Activists say thousands at risk of illegal voter roll purge
COLUMBUS, Ohio (AP) — Voting rights activists say about 4,000 Ohio residents are at risk of being illegally removed from state voting rolls, a figure questioned by the state’s elections chief.
In a letter to Secretary of State Frank LaRose, representatives of the League of Women Voters Ohio, the NAACP and other groups requested that he pause the process that will remove 235,000 voters from the rolls Sept. 6.
The groups made their plea Thursday after looking at lists compiled by 88 county boards of election and released by LaRose in June.
Executive Director Jen Miller said the League of Women Voters is exploring all options to stop what she calls a “purge” of eligible voters, including lawsuits or ballot initiatives.
LaRose, a Republican, had requested help from her organization and other community groups to locate voters whose registrations were at risk. Churches, elected officials, and voting rights groups were among those who asked for the list.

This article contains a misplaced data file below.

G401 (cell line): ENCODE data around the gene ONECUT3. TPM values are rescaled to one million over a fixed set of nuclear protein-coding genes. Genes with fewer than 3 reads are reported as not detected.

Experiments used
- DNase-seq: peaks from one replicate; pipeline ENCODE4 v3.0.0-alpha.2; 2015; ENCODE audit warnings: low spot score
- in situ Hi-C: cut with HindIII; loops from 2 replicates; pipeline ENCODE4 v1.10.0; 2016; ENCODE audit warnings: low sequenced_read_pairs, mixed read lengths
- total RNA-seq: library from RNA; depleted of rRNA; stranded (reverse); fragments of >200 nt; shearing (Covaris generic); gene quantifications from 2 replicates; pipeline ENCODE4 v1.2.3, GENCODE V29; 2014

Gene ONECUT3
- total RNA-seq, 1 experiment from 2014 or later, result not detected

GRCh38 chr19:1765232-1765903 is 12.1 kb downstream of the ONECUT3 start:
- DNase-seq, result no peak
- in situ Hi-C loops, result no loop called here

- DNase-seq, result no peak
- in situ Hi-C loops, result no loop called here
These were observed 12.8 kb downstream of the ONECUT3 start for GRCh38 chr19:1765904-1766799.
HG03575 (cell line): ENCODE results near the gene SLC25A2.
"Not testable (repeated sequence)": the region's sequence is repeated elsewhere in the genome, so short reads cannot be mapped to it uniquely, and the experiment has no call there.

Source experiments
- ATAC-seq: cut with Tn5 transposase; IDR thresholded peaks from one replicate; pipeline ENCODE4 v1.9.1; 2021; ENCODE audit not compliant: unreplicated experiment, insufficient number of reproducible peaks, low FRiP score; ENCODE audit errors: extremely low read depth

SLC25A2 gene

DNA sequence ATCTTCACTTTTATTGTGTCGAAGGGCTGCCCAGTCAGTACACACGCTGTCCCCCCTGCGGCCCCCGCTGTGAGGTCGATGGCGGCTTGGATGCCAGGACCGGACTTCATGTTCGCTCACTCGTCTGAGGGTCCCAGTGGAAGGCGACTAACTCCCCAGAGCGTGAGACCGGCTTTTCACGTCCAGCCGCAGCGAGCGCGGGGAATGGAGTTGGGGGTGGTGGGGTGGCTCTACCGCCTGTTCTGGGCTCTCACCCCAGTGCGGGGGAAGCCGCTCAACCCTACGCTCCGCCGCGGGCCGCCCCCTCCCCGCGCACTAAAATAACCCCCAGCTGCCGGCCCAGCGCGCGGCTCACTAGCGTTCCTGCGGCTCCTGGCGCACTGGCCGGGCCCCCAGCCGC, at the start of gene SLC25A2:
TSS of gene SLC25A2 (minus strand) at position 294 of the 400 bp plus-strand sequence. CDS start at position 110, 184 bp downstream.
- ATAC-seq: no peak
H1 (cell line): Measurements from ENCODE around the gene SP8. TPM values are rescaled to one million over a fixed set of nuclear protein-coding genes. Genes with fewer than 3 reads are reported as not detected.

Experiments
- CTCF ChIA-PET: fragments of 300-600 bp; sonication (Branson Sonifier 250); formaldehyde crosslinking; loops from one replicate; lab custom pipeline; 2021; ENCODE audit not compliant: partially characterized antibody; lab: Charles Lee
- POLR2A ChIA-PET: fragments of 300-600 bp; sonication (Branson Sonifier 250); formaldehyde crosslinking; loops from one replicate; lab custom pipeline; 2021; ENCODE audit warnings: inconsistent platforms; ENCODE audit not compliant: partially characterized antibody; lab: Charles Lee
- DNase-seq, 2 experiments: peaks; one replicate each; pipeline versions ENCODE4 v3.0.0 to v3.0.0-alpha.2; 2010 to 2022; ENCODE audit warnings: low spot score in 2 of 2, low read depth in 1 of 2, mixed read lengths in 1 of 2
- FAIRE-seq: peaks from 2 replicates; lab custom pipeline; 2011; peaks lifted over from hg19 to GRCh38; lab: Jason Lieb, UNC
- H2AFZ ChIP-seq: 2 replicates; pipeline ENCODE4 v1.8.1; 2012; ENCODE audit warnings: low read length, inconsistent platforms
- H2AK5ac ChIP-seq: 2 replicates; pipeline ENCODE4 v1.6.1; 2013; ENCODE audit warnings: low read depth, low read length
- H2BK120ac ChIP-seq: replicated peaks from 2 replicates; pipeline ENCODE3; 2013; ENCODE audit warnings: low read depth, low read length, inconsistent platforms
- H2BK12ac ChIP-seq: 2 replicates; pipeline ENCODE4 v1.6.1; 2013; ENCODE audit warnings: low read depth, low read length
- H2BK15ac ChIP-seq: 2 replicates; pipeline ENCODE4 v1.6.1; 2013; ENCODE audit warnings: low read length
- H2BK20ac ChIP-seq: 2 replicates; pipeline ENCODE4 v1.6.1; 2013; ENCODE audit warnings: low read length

LaRose is continuing Ohio’s stringent series of warnings that start after a voter’s failure to participate in election activity from a given address for two years. The U.S. Supreme Court upheld the procedure last year.
Mike Brickner, the Ohio director of All Voting is Local, called for a statewide audit of the purge list by the Secretary of State.
The activists said that while LaRose means well in his attempts to work alongside community and grassroots organizations, they continue to find new problems with the process.
The office said this appears to be the first time a secretary of state in Ohio has requested the full inactive voter list from all counties considering registration cancellations. Late Thursday, the League provided LaRose with its data, which is being cross-checked against the original information from the counties.
“The office is confident that at least some are voters that have chosen to re-activate their registration, but is still conducting a comprehensive review of the data,” said spokesman Jon Keeling.